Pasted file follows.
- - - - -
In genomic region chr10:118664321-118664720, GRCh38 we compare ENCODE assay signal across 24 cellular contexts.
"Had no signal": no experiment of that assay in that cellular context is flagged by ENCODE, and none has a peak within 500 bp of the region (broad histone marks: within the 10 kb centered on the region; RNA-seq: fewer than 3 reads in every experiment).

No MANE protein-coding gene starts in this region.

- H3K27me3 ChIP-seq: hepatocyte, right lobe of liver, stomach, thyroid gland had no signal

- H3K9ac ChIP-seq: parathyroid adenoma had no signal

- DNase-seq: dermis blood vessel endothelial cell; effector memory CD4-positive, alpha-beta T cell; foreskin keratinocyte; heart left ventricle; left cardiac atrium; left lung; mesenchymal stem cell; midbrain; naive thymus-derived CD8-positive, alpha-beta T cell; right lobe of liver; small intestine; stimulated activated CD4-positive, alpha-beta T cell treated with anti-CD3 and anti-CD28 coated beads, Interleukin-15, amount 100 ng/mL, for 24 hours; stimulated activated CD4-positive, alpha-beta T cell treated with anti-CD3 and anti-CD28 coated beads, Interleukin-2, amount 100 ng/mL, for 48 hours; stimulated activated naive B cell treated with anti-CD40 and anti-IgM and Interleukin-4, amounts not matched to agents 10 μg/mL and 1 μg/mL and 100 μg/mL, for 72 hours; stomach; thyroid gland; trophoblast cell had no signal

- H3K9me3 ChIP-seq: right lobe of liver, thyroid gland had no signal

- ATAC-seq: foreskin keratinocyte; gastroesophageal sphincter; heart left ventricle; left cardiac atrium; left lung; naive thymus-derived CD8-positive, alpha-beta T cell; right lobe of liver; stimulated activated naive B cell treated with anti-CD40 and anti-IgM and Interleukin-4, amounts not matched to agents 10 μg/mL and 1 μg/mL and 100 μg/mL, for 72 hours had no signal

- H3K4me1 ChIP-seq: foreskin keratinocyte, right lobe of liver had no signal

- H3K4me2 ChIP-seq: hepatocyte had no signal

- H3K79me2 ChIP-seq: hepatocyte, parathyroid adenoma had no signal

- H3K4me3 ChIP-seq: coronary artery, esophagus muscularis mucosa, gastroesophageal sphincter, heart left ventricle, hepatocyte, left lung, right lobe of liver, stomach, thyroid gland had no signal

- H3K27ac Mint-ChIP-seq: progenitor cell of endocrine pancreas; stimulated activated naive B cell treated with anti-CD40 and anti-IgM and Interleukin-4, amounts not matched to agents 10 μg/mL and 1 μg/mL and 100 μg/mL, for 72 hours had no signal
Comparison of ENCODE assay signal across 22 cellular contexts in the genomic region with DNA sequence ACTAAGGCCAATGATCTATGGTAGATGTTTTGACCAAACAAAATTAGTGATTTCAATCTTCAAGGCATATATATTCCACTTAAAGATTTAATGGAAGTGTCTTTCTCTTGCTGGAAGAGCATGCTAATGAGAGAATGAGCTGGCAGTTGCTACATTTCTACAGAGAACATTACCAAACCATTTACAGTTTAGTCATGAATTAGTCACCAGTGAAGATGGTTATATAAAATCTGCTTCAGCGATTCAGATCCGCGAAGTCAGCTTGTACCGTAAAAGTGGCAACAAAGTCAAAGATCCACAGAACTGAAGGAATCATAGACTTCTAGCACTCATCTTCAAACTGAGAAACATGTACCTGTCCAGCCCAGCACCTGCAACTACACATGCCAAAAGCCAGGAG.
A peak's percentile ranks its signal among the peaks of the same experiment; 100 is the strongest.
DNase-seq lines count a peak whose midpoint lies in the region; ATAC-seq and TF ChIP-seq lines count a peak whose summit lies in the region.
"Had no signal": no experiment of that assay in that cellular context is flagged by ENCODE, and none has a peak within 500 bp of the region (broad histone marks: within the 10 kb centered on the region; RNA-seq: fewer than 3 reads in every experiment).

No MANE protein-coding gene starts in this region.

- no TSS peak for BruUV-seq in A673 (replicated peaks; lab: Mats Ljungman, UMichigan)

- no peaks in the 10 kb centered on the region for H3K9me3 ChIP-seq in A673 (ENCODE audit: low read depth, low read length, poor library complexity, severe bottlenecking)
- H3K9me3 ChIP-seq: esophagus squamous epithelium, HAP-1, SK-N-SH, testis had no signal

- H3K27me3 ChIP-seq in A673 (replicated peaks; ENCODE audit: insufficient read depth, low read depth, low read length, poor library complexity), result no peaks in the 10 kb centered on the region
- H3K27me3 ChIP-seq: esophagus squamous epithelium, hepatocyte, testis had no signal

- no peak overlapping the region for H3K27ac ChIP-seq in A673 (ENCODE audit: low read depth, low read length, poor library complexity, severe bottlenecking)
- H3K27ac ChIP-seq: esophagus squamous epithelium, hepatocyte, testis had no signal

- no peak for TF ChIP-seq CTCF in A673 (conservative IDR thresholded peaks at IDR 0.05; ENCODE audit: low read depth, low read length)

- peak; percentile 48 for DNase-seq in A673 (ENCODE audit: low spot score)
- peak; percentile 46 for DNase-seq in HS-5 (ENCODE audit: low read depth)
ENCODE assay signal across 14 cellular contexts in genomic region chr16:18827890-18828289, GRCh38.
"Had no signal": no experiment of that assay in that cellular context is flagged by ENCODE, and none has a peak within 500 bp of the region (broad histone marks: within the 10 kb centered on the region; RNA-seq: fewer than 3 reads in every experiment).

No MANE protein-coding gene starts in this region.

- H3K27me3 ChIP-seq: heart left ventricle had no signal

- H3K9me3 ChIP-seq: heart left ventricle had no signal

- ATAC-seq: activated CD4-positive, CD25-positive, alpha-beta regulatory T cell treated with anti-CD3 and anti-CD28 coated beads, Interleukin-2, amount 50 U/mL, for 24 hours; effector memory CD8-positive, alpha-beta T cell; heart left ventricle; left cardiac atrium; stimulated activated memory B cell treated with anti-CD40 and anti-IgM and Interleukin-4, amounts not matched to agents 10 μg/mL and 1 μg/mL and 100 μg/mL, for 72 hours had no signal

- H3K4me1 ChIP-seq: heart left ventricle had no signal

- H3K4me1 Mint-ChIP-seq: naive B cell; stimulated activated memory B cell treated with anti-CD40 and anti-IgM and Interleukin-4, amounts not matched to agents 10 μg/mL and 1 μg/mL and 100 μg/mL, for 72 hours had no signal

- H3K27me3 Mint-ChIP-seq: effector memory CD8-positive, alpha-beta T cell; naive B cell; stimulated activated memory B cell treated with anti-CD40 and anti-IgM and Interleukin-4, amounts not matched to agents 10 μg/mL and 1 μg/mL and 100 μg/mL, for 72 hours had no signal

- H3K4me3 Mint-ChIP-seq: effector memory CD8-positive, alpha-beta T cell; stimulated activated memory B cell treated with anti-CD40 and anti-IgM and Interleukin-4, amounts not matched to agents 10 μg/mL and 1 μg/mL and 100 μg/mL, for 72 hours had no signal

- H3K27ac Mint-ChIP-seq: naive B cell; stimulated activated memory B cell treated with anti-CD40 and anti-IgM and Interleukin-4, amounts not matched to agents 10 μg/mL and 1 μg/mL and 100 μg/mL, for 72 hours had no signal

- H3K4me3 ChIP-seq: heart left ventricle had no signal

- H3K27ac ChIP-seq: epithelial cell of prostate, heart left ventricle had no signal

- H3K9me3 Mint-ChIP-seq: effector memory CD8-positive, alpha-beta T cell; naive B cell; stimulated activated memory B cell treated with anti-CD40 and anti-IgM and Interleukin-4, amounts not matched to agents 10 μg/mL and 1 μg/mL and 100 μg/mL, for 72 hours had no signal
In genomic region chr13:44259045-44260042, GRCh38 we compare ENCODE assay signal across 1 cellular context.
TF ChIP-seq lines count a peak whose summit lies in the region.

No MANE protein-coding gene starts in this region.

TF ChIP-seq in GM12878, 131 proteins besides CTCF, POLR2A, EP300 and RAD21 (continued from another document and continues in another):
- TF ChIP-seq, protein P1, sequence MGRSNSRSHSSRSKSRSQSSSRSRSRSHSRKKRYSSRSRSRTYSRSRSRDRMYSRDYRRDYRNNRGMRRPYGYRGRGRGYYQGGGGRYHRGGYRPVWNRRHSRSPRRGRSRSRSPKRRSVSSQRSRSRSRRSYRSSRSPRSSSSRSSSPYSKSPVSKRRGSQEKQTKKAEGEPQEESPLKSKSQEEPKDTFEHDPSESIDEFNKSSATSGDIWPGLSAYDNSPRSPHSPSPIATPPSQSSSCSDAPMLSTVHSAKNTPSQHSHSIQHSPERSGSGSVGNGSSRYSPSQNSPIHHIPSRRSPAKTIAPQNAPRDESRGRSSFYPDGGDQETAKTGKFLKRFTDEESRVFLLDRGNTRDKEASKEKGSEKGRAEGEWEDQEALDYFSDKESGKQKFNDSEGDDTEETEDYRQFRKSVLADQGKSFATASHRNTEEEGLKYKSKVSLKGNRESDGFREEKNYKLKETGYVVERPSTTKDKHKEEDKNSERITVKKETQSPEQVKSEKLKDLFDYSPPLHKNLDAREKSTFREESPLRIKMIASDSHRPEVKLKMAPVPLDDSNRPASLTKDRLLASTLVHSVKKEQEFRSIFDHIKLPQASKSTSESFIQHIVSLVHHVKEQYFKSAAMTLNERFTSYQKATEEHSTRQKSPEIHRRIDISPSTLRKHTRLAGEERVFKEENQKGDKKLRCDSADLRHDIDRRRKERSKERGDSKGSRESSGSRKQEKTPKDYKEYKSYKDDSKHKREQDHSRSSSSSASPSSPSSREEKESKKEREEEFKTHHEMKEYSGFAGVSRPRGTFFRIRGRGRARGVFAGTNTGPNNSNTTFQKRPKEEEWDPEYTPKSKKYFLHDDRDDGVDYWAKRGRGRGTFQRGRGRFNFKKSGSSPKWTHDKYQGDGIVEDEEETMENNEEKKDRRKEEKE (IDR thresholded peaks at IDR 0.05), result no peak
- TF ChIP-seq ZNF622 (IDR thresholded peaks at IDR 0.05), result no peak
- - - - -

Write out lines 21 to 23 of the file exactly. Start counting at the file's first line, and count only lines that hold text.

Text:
- H3K9me3 ChIP-seq: esophagus squamous epithelium, HAP-1, SK-N-SH, testis had no signal

- H3K27me3 ChIP-seq in A673 (replicated peaks; ENCODE audit: insufficient read depth, low read depth, low read length, poor library complexity), result no peaks in the 10 kb centered on the region
- H3K27me3 ChIP-seq: esophagus squamous epithelium, hepatocyte, testis had no signal